Date: May 22, 2014 Contact: Kirby-Lynn Shedlowski, 928-638-7958
Grand Canyon, Ariz. –Although Grand Canyon National Park received below-average precipitation this winter, the warm spring caused vegetation in the park to thrive. Now, fine fuels are quickly drying out as winds and temperatures rise, increasing the risk of wildfire.
If you are visiting Grand Canyon National Park or Northern Arizona in the near future, you should know that fire danger is currently High or Very High throughout much of the area. In the park, fire danger on the South Rim is "Very High" which means that fires will start easily from all causes; and immediately after ignition, they will spread rapidly, and quickly increase in intensity. On the North Rim, fire danger is "High" which means fine dead fuels will ignite readily and most ignition sources will easily start a fire. In addition, fires in continuous, heavy fuels will spread rapidly and high intensity burning may develop.
Within Grand Canyon National Park, there are no Fire Restrictions in effect at this time. However, visitors are reminded of the following year-round fire regulations.
Within the park, fires are only allowed in designated campgrounds and may only be ignited in grills or designated fire rings.
If you are hiking and camping below the rim, cook stoves may be used, but campfires and other open fires are never allowed.
If you are on a river trip, campfires are only allowed in elevated metal pans, and use of a fire proof blanket under the pan is required.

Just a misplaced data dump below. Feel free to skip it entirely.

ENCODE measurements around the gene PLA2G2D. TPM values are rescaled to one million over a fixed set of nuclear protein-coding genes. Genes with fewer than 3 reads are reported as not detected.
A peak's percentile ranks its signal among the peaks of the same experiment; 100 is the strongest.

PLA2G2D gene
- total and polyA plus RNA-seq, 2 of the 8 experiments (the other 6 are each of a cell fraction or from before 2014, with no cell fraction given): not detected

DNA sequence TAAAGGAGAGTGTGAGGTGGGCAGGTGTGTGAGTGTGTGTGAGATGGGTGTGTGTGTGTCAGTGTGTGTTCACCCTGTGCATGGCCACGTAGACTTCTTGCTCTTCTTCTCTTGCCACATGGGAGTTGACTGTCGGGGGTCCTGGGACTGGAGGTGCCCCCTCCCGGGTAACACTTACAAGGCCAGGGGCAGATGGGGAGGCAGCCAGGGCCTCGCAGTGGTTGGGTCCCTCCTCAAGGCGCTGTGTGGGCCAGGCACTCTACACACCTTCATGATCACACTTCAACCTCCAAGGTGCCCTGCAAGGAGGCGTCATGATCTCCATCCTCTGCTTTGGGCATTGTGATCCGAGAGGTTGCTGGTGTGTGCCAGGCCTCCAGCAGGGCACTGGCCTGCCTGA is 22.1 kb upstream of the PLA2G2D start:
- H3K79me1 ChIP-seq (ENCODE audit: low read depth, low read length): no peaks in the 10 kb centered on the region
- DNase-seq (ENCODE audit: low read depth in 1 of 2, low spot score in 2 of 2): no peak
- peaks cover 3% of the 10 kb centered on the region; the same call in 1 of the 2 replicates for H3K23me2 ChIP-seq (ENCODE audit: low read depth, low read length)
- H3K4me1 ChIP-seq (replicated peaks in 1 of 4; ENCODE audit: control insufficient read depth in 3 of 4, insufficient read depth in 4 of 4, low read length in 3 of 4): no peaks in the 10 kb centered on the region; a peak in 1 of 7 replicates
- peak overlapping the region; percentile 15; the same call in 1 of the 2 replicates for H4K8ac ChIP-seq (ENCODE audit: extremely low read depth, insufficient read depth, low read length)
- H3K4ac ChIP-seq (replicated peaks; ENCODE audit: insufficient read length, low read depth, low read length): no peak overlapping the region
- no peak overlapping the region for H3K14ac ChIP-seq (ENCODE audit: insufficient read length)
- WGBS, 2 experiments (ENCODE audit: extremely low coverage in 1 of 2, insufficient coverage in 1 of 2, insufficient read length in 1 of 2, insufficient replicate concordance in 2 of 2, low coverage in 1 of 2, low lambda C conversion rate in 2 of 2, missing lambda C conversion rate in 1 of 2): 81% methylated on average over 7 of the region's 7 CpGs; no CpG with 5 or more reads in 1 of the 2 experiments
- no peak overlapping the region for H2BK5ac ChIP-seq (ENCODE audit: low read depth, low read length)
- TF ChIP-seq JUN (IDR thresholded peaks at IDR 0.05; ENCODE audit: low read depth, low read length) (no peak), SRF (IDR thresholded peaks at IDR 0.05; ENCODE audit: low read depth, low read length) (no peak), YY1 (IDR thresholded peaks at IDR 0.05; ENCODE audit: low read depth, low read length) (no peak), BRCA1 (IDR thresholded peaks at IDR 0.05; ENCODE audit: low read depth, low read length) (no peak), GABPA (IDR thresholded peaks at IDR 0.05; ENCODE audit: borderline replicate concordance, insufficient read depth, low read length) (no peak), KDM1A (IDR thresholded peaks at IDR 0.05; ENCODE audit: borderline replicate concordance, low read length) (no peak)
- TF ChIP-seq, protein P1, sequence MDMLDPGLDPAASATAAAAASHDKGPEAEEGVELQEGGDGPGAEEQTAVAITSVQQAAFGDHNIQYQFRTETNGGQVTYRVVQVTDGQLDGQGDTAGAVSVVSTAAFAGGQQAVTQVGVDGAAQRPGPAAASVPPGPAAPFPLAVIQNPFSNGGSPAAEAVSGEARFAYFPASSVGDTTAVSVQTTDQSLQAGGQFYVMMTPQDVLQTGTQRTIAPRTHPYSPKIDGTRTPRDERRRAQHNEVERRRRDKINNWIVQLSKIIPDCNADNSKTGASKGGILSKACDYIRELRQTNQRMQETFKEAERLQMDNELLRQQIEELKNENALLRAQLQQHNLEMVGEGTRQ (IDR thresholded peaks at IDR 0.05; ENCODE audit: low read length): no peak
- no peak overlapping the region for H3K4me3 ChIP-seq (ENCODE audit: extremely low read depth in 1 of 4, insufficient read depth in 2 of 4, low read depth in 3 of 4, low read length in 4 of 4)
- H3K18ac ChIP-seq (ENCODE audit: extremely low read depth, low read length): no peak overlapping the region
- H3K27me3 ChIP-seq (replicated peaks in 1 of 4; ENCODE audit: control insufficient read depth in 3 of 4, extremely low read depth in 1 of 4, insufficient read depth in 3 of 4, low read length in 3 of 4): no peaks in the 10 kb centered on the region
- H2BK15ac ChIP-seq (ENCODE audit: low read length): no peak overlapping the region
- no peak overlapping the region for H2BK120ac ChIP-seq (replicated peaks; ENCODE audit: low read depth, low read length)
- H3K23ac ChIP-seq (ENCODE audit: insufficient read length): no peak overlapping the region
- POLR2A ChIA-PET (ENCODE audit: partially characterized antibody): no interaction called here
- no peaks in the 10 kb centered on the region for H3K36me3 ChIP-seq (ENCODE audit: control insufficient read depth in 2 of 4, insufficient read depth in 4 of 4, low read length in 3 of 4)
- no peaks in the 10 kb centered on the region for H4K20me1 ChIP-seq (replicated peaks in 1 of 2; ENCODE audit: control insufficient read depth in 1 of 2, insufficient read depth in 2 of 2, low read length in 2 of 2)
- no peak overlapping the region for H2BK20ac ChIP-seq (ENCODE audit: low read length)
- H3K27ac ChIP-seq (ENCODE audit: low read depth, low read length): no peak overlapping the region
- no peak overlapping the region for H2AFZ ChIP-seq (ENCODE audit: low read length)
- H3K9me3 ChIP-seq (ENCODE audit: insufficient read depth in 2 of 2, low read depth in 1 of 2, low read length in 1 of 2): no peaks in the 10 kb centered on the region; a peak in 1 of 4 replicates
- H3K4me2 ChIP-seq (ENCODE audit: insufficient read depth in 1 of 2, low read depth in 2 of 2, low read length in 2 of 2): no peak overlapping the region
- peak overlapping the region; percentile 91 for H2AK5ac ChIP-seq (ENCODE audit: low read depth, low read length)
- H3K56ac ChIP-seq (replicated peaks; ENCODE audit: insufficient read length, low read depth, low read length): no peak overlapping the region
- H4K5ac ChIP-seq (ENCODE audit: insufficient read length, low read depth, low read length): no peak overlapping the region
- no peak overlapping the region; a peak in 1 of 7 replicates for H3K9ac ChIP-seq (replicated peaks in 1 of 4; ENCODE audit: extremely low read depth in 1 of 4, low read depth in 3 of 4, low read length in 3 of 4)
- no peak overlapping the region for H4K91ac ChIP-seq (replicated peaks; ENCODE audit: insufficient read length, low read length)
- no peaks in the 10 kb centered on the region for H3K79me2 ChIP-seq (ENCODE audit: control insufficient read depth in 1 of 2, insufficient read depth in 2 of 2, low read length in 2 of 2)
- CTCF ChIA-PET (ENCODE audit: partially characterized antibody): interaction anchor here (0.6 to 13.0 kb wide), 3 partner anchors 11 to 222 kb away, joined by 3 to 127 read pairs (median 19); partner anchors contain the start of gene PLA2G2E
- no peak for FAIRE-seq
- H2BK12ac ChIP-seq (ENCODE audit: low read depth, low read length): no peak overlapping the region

Wherever you may travel, be fire aware.Taking a few extra precautions can make all the difference.
Before going hiking or camping, check for fire restrictions and closures in the area. Direct your inquiries to the agency that manages the public lands you are visiting.
If you are using a portable stove, clear the area of grasses and other fine fuels and be careful to prevent the stove from tipping over.
Consider alternatives to campfires. During times of High fire danger (and above) unattended campfires are likely to escape.
If you should choose to have a campfire, make sure it is completely out before you go to bed or leave the area – douse it with water and stir until it is cold to the touch.
Practice Leave No Trace principles, including packing out cigarette butts and burned materials.
If you are driving on unpaved roads, be careful of parking or driving your vehicle in tall, dry vegetation. Hot vehicle parts may start a fire.
If you see smoke or fire, note the location and report it to authorities. Do NOT attempt to put out a fire by yourself.
For the latest fire information in Grand Canyon National Park, please visit our web site at http://www.nps.gov/grca/parkmgmt/fire_info.htm. To learn more about fire restrictions on other public lands in Arizona and New Mexico, please call the Southwest Area Fire Restriction Information Lineat 877-864-6985.
Did You Know?
There are approximately 1,737 known species of vascular plants, 167 species of fungi, 64 species of moss and 195 species of lichen found in Grand Canyon National Park. This variety is largely due to the 6,000 foot elevation change from the river up to the highest point on the North Rim. More...